Michael J. Beran, Ph.D.
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September 1, 2021



Beran, M. J., & Evans, T. A. (2009). Delay of gratification by chimpanzees (Pan troglodytes) in working and waiting situations. Behavioural Processes, 80, 117-121.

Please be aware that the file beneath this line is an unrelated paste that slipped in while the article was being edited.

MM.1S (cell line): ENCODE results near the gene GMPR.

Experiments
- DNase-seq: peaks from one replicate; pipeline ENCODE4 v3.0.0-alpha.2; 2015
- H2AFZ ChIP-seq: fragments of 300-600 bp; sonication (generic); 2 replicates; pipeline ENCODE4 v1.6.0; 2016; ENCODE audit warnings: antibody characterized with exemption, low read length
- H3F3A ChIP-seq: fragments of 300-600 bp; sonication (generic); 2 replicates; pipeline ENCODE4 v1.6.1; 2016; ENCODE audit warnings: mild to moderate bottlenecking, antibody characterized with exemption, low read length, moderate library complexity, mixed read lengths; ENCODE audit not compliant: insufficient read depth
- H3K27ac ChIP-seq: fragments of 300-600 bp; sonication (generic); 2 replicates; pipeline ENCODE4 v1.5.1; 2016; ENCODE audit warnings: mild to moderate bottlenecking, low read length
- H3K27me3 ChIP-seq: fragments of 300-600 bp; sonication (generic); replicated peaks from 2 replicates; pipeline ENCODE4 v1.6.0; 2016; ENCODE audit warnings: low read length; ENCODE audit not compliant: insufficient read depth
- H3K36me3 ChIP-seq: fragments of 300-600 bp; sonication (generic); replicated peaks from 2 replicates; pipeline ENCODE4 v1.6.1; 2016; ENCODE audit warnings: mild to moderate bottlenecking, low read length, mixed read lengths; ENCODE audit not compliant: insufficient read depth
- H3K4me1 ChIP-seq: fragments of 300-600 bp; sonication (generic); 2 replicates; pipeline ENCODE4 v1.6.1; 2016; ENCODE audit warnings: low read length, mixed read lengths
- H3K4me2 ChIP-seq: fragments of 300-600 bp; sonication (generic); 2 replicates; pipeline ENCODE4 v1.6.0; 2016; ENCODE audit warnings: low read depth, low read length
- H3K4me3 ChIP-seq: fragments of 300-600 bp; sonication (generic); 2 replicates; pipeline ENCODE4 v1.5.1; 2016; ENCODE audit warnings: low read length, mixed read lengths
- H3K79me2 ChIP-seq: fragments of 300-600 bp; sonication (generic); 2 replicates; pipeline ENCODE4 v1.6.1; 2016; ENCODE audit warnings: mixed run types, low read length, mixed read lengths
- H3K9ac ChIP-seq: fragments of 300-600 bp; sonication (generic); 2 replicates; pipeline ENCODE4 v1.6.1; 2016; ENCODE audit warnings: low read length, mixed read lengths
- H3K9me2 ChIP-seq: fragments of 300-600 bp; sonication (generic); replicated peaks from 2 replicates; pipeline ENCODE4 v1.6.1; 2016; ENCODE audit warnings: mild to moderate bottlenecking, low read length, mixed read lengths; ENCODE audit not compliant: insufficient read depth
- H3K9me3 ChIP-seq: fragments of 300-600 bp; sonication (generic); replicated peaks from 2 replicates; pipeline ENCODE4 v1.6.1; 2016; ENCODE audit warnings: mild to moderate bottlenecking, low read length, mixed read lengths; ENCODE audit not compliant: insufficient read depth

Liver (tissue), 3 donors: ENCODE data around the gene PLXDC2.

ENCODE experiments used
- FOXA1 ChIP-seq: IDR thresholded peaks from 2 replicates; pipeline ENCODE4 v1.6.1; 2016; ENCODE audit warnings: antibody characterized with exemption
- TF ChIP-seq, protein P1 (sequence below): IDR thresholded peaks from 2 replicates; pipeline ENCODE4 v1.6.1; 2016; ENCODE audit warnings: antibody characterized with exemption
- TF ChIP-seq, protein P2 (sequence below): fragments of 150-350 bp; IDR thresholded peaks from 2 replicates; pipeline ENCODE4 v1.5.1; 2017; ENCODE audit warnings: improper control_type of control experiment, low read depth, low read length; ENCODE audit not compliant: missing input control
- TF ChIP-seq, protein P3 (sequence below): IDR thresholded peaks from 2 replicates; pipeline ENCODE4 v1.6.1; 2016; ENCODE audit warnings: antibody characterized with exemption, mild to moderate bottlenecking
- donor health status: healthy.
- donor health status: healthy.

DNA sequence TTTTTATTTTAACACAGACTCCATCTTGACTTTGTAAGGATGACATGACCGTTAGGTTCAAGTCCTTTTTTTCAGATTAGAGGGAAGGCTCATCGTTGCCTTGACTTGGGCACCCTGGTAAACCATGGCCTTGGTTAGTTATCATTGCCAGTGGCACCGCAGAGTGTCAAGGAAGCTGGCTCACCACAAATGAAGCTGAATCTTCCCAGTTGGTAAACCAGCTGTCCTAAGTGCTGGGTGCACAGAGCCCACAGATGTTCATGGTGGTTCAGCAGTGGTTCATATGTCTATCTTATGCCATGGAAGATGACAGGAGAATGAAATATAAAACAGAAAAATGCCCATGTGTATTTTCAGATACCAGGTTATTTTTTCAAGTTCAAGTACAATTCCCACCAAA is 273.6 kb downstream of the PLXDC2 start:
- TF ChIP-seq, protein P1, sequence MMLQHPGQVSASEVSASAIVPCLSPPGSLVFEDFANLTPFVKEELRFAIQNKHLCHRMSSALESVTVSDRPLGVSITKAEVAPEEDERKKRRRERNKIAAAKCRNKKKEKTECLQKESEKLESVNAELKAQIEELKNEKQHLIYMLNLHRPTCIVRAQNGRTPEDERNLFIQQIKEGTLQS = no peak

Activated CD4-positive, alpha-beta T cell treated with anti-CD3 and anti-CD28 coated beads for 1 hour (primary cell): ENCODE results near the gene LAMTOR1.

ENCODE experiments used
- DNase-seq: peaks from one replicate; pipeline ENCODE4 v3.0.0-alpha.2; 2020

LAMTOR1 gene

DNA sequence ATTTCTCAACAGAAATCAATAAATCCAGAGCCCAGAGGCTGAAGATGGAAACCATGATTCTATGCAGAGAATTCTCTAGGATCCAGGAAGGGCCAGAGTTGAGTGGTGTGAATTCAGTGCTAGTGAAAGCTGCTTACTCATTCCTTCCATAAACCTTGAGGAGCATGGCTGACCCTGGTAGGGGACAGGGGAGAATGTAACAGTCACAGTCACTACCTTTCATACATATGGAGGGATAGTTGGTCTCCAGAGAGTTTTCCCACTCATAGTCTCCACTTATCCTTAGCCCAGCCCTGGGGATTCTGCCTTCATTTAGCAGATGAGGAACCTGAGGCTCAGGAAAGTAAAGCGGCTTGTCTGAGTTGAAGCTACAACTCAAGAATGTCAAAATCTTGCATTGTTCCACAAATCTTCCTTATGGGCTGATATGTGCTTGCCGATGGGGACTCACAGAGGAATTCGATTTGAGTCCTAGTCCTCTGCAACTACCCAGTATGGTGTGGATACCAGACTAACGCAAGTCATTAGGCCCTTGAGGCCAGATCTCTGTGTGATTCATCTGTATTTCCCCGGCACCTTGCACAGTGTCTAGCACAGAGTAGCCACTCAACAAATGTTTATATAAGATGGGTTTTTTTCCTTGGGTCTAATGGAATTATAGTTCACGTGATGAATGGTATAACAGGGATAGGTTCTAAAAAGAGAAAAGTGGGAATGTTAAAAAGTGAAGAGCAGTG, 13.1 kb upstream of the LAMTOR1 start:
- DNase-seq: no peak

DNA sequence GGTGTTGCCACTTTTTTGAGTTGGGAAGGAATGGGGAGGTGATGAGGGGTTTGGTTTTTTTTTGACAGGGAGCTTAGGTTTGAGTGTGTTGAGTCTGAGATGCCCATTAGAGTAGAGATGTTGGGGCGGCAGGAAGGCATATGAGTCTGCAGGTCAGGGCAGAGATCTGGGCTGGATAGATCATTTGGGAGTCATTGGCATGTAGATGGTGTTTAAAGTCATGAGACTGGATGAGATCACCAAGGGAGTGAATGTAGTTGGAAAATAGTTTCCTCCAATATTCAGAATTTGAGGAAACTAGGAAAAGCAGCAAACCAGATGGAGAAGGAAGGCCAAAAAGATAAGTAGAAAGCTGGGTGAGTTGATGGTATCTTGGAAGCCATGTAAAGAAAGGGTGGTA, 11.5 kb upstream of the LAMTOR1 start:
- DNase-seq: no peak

We tested four chimpanzees in a self-control task in which food rewards accumulated as long as they were not eaten. In one condition, the chimpanzees had to perform a computer task that directly led to the delivery of the food rewards. In another condition, working on the computerized task was not required and any such work was not linked to the delivery of rewards. The third condition offered no computerized task (chimpanzees simply waited for food rewards to be delivered). Three of four chimpanzees showed no effect of the work scenario on delay of gratification. The one chimpanzee that showed an influence of work scenario on self-control was the overall poorest performing animal. This animal delayed gratification the longest, however, when work was required and reward delivery was directly linked to that work. Therefore, although there is little evidence linking delay of gratification to work requirements in chimpanzees, chimpanzees with lower overall self-control might benefit from having some work available if reward accumulation is contingent on performing that work.

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